Healthy lunches mean healthy students



The program intended to reform school lunches for children across the nation. The quality of meals provided to students of the nation has increased, and kids have become healthier since its implementation.

Caroline Gao, Executive Editor-in-Chief

When soft, gooey chocolate chip cookies were exchanged for mushy, whole grain ones, dissatisfied students became aware of the 2012 federal law that focused on improving the nutritional quality of school lunches. According to new studies, the law is working.

Senior Christopher Seger said, “I remember all of my friends and I complaining about how everything in the cafeteria was changing. The pasta and cookies were all switched to whole grain.”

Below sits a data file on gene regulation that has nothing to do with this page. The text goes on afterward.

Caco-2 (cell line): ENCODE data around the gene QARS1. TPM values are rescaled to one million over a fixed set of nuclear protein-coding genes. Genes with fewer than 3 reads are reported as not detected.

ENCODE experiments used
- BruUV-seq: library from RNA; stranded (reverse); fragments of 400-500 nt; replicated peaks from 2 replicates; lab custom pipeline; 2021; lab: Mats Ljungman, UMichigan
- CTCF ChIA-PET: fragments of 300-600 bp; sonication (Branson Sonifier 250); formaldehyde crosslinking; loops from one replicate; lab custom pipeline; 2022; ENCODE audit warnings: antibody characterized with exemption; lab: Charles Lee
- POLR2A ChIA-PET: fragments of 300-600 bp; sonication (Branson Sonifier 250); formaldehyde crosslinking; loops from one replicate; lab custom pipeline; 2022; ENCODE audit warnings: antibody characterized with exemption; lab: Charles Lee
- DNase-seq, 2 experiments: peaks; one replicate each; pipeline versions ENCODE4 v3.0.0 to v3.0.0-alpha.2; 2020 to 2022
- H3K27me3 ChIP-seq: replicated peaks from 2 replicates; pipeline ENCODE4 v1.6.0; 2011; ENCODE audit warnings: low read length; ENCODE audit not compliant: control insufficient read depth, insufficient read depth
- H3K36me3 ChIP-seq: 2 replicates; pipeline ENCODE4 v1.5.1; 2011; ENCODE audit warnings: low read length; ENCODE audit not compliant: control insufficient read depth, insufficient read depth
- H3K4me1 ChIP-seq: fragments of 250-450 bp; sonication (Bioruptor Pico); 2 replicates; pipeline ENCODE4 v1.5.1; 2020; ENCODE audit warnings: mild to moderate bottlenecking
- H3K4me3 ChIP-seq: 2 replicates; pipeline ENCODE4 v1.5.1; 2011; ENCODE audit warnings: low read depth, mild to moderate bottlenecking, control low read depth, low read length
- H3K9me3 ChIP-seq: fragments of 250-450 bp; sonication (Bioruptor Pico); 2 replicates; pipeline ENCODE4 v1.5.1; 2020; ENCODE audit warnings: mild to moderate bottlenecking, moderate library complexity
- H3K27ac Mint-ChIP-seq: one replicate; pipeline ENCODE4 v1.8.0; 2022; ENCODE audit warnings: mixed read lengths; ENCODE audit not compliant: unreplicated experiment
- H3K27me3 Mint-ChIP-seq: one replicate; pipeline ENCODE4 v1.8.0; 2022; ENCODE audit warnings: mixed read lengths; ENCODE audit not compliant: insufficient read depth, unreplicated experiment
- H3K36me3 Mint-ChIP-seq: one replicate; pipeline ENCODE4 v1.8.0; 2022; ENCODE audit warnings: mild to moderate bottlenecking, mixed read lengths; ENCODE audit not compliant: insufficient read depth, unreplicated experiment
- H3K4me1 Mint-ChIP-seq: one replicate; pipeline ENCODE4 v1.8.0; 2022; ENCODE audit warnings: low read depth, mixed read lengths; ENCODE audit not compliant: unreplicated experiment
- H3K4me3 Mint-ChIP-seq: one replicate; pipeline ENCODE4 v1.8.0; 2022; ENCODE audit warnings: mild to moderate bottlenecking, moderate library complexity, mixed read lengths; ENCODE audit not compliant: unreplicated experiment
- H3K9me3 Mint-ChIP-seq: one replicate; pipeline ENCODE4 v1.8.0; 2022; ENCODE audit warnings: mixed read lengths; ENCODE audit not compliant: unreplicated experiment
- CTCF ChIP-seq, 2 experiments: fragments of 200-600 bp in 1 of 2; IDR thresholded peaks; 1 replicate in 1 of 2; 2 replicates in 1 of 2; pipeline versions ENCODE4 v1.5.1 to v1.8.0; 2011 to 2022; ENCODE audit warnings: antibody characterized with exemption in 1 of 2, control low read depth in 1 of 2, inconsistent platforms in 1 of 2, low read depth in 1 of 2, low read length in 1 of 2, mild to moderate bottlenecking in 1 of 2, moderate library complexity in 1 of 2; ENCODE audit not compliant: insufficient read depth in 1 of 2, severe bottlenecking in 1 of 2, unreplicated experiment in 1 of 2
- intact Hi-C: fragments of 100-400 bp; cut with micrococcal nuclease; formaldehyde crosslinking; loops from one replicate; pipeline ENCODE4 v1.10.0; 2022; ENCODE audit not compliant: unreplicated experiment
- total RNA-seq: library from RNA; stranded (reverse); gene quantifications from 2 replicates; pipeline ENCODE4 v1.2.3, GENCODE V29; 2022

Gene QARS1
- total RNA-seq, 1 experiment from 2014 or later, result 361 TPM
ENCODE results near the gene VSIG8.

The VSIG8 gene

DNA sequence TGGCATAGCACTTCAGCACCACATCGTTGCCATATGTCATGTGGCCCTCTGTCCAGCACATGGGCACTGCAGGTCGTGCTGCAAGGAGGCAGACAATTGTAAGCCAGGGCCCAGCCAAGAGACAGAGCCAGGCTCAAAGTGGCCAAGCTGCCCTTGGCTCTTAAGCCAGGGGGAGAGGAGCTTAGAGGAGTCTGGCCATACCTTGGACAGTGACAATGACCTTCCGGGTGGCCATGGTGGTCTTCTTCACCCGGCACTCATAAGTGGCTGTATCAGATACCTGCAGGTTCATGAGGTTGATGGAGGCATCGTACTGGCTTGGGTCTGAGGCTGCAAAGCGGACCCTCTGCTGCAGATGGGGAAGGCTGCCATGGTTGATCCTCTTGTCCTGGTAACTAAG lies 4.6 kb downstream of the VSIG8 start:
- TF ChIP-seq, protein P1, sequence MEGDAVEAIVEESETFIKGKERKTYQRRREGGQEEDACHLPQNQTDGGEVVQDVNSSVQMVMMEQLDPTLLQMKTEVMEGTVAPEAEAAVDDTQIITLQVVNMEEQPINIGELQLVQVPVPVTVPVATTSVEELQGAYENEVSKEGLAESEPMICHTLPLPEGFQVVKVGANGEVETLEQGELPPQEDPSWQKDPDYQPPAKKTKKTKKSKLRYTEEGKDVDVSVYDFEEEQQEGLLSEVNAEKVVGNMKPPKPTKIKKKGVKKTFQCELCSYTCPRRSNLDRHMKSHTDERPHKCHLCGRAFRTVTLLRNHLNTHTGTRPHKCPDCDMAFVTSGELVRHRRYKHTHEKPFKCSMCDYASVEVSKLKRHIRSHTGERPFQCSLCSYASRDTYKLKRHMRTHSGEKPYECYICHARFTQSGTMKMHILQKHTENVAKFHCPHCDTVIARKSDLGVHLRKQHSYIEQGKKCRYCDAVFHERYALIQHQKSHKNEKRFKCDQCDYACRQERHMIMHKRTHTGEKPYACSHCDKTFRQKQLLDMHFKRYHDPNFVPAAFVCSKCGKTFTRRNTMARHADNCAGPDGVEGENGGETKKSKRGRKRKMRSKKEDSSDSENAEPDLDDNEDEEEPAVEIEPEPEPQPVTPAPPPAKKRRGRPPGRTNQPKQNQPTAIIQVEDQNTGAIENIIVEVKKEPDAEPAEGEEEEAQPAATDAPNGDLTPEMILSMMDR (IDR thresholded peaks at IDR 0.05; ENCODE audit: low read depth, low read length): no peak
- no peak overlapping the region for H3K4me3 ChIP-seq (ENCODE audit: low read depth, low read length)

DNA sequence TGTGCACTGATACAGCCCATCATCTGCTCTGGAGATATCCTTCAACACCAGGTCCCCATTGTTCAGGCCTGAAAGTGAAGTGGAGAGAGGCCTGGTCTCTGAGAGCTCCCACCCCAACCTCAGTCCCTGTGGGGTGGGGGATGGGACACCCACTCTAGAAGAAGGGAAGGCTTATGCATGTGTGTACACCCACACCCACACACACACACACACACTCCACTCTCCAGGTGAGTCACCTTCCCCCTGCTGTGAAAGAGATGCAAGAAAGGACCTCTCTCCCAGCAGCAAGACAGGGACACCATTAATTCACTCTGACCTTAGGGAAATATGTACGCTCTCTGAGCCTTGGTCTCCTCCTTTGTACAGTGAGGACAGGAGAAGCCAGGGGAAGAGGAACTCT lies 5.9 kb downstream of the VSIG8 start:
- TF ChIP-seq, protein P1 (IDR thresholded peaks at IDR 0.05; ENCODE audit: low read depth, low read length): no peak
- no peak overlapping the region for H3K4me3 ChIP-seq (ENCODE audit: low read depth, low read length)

This Healthy Hunger-Free Kids Act required an increase of vegetables, fruits, and whole grains in cafeterias. It also mandated that students select at least one serving of fruits or vegetables at every meal.

Sophomore Kaitlyn Jiang said, “The change in all of the food seemed annoying at first, but I think everyone just got used to it now.”

According to the New York Times, one year before and after the program was implemented, researchers gathered data on food selections in various middle and high schools, tracking more than 1.7 million meals.

Based on a 100-point scale that measures the amount of nutrients consumed, students earned an average of 58.7 before the program was implemented and an average of 75.6 after. Calorie content within foods consumed also decreased significantly.

Senior Raquel Levitt said, “Looking back on it, I think it was a good thing.”
For more information on student lunches, click here.